With two second-place finishes Honda should have a good chance at also making the JGP Final. But with two events still remaining this season it could come down to tiebreakers.

Russia’s Alina Zagitova, who led after the short program, took third behind Kihira and Honda.

“One of the things I like about covering the juniors is the battle between Japan and Russia,” Barton told Ice Time a couple of weeks ago in Yokohama. “It’s like Canada vs. Russia in hockey. It’s Japan vs. Russia in juniors, more so than seniors. There is always this battle and we work with that.”

Kazuki Tomono came in third in the men’s competition in Ljubljana to give Japan half of the singles medals for the third time in five events this season. Tomono was fourth in Yokohama and has a good chance to be one of the three alternates for the JGP Final.

Up next: This week the JGP circuit moves to Tallinn, Estonia, for the sixth installment. Mako Yamashita and Rin Nitaya will represent Japan in the women’s singles, while Koshiro Shimada is the Hinomaru’s lone male entrant.

Yamashita (Yokohama) and Nitaya (St. Gervais, France) placed third in their first JGPs this season, but could equal Honda on points with 26 with a victory in the race for a spot in the JGP Final.

Three in a row: Mai Mihara, who placed second in her two JGP assignments last season to earn a spot in the JGP Final, is moving up to the senior ranks this season. Almost overlooked with the attention directed toward the likes of Kihira, Honda, Sakamoto and Yuna Shiraiwa in recent weeks, Mihara promptly made a splash in her senior debut.

Skating at the Nebelhorn Trophy in Oberstdorf, Germany, in the third stop of the Challenger Series last weekend, the 17-year-old from Kobe went out and beat 2015 world champion Tuktamysheva to win the competition.

Mihara was second behind Tuktamysheva after the short program, but overtook her in the free skate to prevail with a total tally of 189.03 to the Russian’s 185.93.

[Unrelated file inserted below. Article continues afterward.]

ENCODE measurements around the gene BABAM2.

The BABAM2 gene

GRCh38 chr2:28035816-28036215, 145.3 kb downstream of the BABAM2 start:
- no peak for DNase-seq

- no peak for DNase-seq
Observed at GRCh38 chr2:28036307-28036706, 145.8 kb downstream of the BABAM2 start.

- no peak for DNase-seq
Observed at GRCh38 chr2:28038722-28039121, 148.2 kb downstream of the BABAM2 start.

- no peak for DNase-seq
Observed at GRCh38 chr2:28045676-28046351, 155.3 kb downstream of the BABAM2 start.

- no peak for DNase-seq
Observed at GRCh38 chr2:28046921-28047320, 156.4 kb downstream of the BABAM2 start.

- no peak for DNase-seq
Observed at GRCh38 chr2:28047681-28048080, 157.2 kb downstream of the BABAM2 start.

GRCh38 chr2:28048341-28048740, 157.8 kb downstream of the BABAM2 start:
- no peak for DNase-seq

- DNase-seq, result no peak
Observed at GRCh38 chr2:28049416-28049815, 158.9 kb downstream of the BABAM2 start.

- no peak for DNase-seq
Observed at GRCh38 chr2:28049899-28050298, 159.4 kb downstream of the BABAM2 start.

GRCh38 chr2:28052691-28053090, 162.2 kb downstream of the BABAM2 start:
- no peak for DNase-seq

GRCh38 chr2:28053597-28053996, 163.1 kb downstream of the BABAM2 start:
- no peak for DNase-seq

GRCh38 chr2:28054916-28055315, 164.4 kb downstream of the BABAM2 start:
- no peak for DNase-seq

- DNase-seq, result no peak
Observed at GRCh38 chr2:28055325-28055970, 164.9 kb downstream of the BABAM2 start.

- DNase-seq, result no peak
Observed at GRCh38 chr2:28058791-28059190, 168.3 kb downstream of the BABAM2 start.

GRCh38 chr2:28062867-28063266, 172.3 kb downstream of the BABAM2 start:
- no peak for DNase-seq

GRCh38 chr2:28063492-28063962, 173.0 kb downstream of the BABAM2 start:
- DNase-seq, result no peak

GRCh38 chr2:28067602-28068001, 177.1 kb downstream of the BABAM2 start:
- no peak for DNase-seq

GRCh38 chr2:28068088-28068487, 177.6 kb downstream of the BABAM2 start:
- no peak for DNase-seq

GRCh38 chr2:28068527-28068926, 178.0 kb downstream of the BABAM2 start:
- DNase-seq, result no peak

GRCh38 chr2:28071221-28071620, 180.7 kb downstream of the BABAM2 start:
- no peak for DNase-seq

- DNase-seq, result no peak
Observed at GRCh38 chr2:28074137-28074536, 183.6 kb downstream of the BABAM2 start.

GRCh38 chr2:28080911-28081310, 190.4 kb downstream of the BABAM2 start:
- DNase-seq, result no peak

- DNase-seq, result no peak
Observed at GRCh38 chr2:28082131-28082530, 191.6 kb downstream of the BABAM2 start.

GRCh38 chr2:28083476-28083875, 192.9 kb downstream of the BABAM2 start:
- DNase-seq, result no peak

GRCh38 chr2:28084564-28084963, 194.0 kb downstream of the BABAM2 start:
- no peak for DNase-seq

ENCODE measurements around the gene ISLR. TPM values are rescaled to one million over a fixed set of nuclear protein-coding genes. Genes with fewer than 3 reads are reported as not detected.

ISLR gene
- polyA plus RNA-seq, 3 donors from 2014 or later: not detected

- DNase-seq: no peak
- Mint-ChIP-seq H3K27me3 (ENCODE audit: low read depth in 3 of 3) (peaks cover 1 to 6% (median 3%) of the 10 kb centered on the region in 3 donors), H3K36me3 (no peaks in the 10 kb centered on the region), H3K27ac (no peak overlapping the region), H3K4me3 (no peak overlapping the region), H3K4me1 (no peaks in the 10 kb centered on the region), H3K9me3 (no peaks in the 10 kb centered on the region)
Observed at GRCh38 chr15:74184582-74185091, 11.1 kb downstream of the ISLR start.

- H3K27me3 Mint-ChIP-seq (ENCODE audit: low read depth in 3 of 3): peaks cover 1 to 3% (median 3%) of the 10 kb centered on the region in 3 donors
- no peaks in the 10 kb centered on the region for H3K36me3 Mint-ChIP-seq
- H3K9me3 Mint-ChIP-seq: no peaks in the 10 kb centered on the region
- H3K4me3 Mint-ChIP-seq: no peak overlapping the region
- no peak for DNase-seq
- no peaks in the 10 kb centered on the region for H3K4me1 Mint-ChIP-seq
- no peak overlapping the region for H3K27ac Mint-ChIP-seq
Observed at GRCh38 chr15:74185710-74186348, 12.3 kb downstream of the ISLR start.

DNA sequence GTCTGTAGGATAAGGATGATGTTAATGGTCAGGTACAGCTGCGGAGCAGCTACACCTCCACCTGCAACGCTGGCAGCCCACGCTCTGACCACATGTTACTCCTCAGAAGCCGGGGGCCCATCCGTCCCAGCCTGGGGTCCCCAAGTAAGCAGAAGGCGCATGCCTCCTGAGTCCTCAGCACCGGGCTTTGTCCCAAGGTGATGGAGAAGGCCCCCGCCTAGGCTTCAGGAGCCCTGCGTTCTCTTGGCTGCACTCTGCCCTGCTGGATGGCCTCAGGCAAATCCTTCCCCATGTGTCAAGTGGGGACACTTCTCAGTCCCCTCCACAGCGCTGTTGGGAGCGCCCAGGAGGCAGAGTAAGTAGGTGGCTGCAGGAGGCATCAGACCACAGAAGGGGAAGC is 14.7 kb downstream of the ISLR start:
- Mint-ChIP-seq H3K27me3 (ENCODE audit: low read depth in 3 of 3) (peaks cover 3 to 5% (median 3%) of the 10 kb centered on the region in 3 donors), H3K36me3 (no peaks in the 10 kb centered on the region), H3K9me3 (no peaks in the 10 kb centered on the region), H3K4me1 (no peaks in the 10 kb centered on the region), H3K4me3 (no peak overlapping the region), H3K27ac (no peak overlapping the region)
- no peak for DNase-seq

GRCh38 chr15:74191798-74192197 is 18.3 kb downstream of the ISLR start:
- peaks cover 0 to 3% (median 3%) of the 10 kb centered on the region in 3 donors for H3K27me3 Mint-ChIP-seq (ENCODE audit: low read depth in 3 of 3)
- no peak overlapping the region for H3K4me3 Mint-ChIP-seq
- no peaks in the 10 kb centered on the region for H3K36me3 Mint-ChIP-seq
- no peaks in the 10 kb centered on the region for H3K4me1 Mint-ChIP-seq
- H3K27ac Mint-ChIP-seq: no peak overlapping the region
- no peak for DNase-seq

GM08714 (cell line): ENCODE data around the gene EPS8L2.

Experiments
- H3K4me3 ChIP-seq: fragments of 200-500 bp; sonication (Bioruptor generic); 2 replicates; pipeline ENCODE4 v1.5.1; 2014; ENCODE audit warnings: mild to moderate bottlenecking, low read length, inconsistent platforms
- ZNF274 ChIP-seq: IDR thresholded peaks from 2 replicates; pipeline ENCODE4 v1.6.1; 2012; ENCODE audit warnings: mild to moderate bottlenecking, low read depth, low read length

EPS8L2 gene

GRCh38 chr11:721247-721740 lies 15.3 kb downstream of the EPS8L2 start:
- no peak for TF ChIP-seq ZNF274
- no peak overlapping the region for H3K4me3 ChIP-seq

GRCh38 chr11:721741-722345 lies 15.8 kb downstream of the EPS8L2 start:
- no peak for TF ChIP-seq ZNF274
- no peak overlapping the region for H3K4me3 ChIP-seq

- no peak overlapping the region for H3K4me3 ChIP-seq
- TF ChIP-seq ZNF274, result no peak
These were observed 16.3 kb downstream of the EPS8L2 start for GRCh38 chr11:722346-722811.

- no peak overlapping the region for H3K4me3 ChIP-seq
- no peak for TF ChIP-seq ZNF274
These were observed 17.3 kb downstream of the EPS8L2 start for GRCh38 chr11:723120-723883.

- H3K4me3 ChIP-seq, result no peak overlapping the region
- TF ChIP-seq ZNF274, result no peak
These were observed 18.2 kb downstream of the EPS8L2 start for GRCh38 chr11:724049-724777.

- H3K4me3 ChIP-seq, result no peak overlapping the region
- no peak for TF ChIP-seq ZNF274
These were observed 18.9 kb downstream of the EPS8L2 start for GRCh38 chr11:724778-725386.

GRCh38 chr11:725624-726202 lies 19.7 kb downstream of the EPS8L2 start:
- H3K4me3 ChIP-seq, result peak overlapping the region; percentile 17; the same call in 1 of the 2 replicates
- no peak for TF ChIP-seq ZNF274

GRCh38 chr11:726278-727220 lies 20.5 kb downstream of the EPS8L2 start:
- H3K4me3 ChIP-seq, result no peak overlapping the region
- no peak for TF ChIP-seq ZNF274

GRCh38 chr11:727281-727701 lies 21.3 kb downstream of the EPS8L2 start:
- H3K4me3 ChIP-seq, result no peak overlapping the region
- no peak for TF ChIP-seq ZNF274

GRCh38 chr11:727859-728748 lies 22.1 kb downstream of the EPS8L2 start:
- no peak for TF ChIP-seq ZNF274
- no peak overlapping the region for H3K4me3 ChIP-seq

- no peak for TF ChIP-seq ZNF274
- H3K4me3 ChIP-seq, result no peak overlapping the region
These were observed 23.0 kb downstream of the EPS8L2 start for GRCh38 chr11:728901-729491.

The German announcers gave high praise to Mihara after her short program to “Rondo Capriccioso,” with one saying, “Besides her jumps, she was really fast and did some great steps and spins. It was absolutely perfect.”

A second announcer added, “The special thing about the program which I see is the composition of it. It is done in a very dramatic way. To be honest I was a bit skeptical in the beginning if it might be too dramatic. But in the end you got this kind of light skating style which is leading us through the program and makes it very interesting to watch.”

Mihara’s victory marked the third straight week a Japanese woman has won a Challenger Series event. Wakaba Higuchi topped the podium at the season-opening Lombardia Trophy, while Satoko Miyahara followed that by winning the U.S. International Figure Skating Classic.

Thinking big: The Challenger Series will garner big attention this week when Olympic champion Yuzuru Hanyu makes his season debut at the Autumn Classic International in Montreal.

Hanyu, who was off the ice for two months after last season due to a ligament injury in his left foot, unveiled his programs for this season for the media earlier this month in Toronto.

He will skate to Prince’s “Let’s Go Crazy” in the short program and “Hope and Legacy” for the free skate in which he may do as many as four quadruple jumps. That is pretty ambitious, even for an elite skater like Hanyu.

Joyful news: The past two years have been busy ones for former skater Yukari Nakano. She got married last year and Ice Time has learned that she became a mother for the first time last month when she gave birth to a baby boy on Aug. 9.

Nakano reported the news in a message on her fan blog goyukarin.exblog.jp.

There is a nice photo of Yukari with her little bundle of joy on the site. The little guy weighed in at 2,624 grams and arrived six days late.

Nakano is one of Ice Time’s all-time favorites, and wants to wish she and her husband all the best with their new addition.